Today, as part of our Behind the Scenes of a Writing Competition series, Thriller judge Jodie Renner discusses how to avoid common mistakes and take your submission to the top.
Meet the Judge:
Jodie Renner is a freelance fiction editor and the award-winning author of three craft-of-writing guides in her series An Editor’s Guide to Writing Compelling Fiction: Captivate Your Readers, Fire up Your Fiction, and Writing a Killer Thriller. She has also published two clickable time-saving e-resources to date: Quick Clicks: Spelling List and Quick Clicks: Word Usage. Jodie is currently organizing several multi-author anthologies, including Voices from the Valleys – Stories & Poems about Life in BC’s Interior. She also judges short stories for several other groups as well as Writer’s Digest. You can find Jodie at www.JodieRenner.com, www.JodieRennerEditing.com, her blog, http://jodierennerediting.blogspot.com/, and on Facebook, Twitter, and Google+.
What are you looking for in a submission?
I’m looking for story that intrigues me right from the very first sentence and compels me to keep reading. I want a story that transports me away, makes me forget I’m judging a story or looking for errors. The story should have no distracting errors or formatting issues. I want a fresh voice, a unique, charismatic character with a significant problem he or she needs to solve. The story should have lots of tension, intrigue, and conflict, with suspenseful, nail-biting moments. I also hope for a surprise twist or even a shocking revelation at the end.
What makes a submission stand out?
The premise and plot line seems fresh, not familiar; the voice is unique and appealing; the protagonist is charismatic and likeable but complex, with secrets, regrets, fears, and hopes; the protagonist’s life is shaken up early on; he is confronted with a significant challenge, conflict, or critical problem he has to deal with; the characters come to life on the page through inner and outer reactions, including thoughts, feelings, and sensory reactions; there’s tension on every page; the dialogue is snappy and true to life for those types of characters; the story is free of grammatical, spelling, and punctuation errors; and the ending is unexpected, but in retrospect, seems inevitable.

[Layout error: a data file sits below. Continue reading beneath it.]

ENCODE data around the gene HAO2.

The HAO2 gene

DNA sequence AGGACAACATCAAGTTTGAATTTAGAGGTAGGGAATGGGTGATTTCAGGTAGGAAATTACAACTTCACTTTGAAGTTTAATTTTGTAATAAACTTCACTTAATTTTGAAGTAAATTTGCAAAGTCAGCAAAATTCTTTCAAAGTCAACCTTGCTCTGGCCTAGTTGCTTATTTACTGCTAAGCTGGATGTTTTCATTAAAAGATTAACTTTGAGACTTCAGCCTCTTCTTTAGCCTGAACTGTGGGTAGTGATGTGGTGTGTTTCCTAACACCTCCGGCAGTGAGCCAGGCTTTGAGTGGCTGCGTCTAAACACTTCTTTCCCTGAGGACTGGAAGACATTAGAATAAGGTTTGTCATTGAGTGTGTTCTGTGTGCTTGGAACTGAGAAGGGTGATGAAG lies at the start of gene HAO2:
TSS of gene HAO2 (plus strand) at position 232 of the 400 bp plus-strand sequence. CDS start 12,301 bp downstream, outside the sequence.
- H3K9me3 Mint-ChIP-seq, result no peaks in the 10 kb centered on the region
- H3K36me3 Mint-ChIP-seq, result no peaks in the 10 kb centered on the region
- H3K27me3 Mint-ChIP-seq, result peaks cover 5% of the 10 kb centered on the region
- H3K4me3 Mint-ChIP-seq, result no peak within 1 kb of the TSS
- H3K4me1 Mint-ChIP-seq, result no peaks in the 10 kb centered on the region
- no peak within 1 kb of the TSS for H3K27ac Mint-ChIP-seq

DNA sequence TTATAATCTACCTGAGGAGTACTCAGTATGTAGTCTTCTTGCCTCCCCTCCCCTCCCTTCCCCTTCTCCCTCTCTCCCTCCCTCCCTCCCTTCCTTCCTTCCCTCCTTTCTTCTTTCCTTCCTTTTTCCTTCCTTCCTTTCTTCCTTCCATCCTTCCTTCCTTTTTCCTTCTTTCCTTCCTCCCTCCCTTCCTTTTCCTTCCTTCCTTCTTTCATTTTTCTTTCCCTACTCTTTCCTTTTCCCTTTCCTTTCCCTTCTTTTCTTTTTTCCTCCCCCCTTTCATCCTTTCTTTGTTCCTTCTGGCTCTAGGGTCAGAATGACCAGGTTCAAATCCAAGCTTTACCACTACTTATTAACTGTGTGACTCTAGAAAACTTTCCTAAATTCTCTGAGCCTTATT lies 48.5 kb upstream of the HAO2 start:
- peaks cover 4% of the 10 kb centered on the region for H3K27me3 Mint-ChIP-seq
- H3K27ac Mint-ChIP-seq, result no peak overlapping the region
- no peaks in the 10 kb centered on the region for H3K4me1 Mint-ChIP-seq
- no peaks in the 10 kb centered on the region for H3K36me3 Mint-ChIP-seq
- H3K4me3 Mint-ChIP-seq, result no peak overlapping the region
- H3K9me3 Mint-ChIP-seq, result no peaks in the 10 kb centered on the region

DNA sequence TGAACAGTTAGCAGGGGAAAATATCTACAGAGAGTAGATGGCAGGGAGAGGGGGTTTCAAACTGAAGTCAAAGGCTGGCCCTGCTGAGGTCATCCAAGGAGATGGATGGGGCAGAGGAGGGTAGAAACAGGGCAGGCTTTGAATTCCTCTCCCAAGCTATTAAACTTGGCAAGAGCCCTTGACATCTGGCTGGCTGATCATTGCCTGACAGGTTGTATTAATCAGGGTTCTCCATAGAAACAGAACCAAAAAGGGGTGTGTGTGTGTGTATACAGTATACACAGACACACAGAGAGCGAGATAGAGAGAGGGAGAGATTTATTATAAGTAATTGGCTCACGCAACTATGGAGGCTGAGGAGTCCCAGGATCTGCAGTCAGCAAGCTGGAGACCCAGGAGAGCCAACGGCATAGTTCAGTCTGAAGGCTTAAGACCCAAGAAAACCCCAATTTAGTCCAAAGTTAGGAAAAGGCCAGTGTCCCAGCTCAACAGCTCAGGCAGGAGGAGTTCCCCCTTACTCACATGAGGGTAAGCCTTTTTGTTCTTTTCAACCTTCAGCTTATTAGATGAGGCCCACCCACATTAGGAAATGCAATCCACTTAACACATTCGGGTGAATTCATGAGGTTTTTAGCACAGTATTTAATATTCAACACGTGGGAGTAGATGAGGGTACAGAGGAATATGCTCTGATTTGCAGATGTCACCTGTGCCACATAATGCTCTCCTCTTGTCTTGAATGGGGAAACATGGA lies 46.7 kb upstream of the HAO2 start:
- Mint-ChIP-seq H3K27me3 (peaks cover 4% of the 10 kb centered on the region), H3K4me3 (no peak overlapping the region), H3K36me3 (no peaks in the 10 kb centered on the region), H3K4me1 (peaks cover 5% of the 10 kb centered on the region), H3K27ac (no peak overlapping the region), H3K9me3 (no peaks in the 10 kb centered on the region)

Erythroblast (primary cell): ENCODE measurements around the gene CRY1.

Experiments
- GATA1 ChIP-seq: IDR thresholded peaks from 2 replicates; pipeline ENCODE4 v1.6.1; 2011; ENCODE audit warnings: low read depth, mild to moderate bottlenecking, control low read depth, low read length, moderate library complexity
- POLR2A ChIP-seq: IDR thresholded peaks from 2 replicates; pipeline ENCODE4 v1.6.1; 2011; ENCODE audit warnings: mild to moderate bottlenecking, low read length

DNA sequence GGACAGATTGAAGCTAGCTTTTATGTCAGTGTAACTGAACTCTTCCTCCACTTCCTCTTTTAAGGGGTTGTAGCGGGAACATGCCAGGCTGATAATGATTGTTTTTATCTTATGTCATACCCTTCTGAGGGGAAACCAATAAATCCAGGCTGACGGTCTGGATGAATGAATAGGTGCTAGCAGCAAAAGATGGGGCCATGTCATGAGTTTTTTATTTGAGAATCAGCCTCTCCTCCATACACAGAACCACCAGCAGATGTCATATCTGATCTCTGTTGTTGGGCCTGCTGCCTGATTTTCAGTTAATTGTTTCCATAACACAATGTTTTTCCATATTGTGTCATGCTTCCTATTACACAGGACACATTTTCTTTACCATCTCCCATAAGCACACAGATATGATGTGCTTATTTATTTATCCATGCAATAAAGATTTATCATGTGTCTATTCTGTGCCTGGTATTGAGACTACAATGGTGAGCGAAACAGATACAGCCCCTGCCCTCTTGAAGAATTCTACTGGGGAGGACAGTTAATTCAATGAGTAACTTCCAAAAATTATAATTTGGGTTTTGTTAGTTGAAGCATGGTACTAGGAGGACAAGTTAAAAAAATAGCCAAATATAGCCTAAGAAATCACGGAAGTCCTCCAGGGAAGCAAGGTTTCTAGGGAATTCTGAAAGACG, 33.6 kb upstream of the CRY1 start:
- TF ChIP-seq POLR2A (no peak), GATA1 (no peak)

What are some common mistakes entrants can avoid?
- A slow or boring opening
- revving your engines, starting with neutral “telling” or description from the author’s point of view (omniscient);
- starting with backstory – setting the scene with explanations rather than jumping right in with the story;
- opening with the character alone, musing – best to have your character interacting with someone else in a dynamic scene, with some tension and attitude.
- Your first sentence and paragraph should arouse curiosity and raise questions that demand to be answered.
- Not enough tension at the beginning. Disrupt your main character’s life in some way on the first page.
- A confusing opening: Who is this, where are they, and what’s going on? Establish the four W’s on the first page – who, what, where, when, to situate readers so they don’t get confused or annoyed trying to figure out what’s going on.
- Fuzzy or distant POV: No evident point of view right from the start – whose story is this? Whose head are we in?
- Head-hopping or a wavering point of view within the story. For short stories, best to stay in one character’s viewpoint.
- Use first-person or close third person POV to establish intimacy and engage readers emotionally.
- Author intrusions: Don’t interrupt the action to explain things to the readers or describe things, the setting, or characters in a neutral point of view, as the author. Stay in the main character’s head and body! All explanations and descriptions should be through the characters, in a natural way, colored by their personality, attitudes, and agenda.
- Protagonist is one-dimensional, unlikeable, or boring; lacks personality, baggage, secrets, regrets, fears, and a driving goal or burning desire.